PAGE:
The thirteen British colonies of mainland North America moved toward independence slowly. The colonists were proud of being British and had no desire to be separated from their mother country with which they were united, as John Dickinson put it in his popular newspaper "by religion, liberty, laws, affections, relation, language and commerce." Not even the outbreak of war at Lexington and Concord, Massachusetts on 19 April 1775 produced calls for independence.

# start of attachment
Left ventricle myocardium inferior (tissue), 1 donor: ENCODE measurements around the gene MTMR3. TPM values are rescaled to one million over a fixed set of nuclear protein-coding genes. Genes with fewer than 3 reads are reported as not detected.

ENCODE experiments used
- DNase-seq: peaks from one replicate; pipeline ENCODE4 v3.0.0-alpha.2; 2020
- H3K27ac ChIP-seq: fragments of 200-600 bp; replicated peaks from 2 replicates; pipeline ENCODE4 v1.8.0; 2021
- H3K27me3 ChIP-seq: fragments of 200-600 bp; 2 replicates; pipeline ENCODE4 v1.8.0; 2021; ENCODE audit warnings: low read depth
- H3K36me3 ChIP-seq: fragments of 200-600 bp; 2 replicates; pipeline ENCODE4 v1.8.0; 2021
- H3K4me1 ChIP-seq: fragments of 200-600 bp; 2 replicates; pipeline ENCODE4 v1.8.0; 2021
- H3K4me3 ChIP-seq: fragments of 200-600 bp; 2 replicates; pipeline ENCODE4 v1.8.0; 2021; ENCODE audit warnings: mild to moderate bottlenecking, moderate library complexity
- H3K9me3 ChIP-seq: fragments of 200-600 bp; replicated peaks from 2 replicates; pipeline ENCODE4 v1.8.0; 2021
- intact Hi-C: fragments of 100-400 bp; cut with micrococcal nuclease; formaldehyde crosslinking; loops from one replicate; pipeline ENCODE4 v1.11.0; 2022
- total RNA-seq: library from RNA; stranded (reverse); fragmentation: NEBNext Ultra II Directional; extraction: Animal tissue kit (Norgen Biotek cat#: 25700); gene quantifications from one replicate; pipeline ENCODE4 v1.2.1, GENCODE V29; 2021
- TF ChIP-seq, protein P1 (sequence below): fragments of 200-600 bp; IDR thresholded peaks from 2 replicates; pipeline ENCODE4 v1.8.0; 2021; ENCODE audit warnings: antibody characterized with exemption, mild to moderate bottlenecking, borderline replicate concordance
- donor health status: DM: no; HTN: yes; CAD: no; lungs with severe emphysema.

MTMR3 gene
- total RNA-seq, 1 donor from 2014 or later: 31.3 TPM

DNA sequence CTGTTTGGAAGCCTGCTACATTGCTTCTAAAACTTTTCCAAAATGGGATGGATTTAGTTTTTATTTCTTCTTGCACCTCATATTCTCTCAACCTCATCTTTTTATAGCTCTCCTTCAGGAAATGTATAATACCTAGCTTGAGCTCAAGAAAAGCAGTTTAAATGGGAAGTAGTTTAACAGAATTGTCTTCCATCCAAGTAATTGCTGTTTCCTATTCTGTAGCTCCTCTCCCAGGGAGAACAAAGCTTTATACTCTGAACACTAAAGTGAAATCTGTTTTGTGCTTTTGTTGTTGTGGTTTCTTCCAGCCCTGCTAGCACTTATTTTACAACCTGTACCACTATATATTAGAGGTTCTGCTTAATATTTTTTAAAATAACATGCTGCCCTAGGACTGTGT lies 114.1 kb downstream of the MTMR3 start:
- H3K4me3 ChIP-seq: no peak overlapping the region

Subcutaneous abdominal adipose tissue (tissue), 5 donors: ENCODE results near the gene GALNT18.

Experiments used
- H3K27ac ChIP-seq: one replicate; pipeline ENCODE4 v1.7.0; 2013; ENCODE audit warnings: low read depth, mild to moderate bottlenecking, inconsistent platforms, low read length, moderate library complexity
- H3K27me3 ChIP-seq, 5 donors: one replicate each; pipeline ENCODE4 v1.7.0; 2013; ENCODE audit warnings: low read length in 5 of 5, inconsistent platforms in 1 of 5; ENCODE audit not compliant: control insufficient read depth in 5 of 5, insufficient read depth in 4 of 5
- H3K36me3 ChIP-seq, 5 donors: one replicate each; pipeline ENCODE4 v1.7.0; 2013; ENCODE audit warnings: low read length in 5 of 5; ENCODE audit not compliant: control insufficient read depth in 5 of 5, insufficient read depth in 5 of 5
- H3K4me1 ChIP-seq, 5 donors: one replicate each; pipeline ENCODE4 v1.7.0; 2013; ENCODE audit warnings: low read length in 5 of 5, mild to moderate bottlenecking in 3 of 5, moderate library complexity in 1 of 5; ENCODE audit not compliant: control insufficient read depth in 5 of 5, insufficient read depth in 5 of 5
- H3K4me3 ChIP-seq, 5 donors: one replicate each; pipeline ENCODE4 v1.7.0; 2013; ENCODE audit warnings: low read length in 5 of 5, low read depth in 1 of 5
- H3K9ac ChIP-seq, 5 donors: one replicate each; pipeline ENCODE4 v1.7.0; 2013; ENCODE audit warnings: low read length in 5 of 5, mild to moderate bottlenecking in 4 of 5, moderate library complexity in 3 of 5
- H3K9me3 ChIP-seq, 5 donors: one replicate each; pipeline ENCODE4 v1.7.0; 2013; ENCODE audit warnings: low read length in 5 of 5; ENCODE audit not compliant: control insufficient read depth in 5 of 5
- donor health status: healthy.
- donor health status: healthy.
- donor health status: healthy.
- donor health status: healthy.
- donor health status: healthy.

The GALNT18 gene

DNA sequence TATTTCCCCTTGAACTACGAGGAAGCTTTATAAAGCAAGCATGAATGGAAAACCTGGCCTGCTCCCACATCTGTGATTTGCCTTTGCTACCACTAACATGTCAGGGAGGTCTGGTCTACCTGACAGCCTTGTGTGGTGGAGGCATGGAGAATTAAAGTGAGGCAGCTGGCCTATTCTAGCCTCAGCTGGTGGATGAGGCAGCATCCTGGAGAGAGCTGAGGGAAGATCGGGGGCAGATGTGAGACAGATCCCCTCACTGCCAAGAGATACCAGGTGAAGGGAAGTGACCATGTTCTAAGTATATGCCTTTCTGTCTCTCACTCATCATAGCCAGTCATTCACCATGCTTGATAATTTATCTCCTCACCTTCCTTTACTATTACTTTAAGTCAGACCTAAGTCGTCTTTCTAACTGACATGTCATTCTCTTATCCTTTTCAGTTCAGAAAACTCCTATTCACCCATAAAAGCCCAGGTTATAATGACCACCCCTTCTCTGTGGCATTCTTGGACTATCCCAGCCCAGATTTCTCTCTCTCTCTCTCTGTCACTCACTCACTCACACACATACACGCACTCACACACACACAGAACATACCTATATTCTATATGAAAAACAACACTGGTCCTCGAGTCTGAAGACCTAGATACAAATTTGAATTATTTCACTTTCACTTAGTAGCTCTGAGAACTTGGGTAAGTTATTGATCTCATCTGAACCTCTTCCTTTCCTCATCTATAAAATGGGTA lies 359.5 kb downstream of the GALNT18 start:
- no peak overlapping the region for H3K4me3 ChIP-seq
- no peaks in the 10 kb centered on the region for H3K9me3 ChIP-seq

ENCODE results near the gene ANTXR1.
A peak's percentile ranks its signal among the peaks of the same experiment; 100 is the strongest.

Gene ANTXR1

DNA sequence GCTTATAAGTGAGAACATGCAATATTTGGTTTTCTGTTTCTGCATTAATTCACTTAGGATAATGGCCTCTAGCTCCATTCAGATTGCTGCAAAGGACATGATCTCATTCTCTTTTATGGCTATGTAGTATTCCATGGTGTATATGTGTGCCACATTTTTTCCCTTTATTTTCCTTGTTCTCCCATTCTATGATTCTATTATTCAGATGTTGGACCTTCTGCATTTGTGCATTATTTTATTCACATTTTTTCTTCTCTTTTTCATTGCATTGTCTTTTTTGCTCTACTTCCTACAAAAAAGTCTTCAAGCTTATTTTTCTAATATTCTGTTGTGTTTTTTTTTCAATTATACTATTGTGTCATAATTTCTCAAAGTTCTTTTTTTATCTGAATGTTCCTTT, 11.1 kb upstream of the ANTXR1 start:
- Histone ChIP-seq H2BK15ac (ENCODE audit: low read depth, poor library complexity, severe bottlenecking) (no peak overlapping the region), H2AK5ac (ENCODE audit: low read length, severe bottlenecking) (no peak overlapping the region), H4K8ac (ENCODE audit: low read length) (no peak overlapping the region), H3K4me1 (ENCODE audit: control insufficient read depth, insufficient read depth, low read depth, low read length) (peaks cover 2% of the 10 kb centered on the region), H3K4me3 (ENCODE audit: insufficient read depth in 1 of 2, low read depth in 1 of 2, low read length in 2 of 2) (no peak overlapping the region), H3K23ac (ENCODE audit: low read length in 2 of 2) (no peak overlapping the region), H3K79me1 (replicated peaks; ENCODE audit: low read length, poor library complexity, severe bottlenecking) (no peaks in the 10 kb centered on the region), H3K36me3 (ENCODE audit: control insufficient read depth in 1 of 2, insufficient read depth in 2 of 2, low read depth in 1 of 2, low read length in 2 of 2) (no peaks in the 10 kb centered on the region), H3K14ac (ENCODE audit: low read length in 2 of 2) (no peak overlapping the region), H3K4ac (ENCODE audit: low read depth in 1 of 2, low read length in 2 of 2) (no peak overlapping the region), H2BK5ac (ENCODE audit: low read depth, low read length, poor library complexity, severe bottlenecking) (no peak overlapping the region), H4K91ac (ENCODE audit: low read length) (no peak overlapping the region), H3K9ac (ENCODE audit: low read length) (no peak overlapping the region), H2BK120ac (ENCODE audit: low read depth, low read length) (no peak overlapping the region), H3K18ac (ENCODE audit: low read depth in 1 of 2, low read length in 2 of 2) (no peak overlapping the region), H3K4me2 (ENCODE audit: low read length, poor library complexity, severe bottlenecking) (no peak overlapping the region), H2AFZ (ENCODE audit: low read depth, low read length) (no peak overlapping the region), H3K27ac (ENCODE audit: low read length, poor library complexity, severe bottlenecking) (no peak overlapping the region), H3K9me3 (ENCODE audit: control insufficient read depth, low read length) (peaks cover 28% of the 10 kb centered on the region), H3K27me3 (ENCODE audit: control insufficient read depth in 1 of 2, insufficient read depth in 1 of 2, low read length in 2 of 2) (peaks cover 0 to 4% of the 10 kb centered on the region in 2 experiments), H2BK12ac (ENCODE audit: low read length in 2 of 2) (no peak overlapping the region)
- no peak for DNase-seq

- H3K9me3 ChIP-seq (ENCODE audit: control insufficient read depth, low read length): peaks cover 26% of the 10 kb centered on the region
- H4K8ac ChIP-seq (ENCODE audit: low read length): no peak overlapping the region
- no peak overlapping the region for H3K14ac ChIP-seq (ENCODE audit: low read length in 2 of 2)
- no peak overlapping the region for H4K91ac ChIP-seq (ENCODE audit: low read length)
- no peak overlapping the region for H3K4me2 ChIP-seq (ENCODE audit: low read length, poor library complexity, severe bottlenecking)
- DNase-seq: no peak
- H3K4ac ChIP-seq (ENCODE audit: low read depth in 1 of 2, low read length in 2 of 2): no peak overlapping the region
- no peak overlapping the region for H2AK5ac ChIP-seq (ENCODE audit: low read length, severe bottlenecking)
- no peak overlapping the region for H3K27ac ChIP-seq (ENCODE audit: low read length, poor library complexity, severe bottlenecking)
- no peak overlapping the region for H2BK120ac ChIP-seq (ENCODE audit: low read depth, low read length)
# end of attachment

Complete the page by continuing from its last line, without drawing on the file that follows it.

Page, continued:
The king did not formally answer to the petition. Instead, in a proclamation he said that the colonists were engaged in an "open rebellion." Then, on October 26, he told the Parliament that the American rebellion was "manifestly carried on for the purpose of establishing an independent Empire," and that the colonists' professions of loyalty to him and the "parent State" were "meant only to amuse." News of the speech arrived at Philadelphia in January 1776, just when Thomas Paine's Common Sense appeared. American freedom would never be secure British rule, Paine argued, because the British government included two grave "constitutional errors,"monarchy and hereditary rule. Americans could secure their future and that of their children only by declaring their independence and founding a new government whose authority rested on the people alone, with no king or other hereditary rulers. The pamphlet opened a wide sprad public debate on the previously taboo subject of independence. News of Parliament's Prohibitory Act declared colonial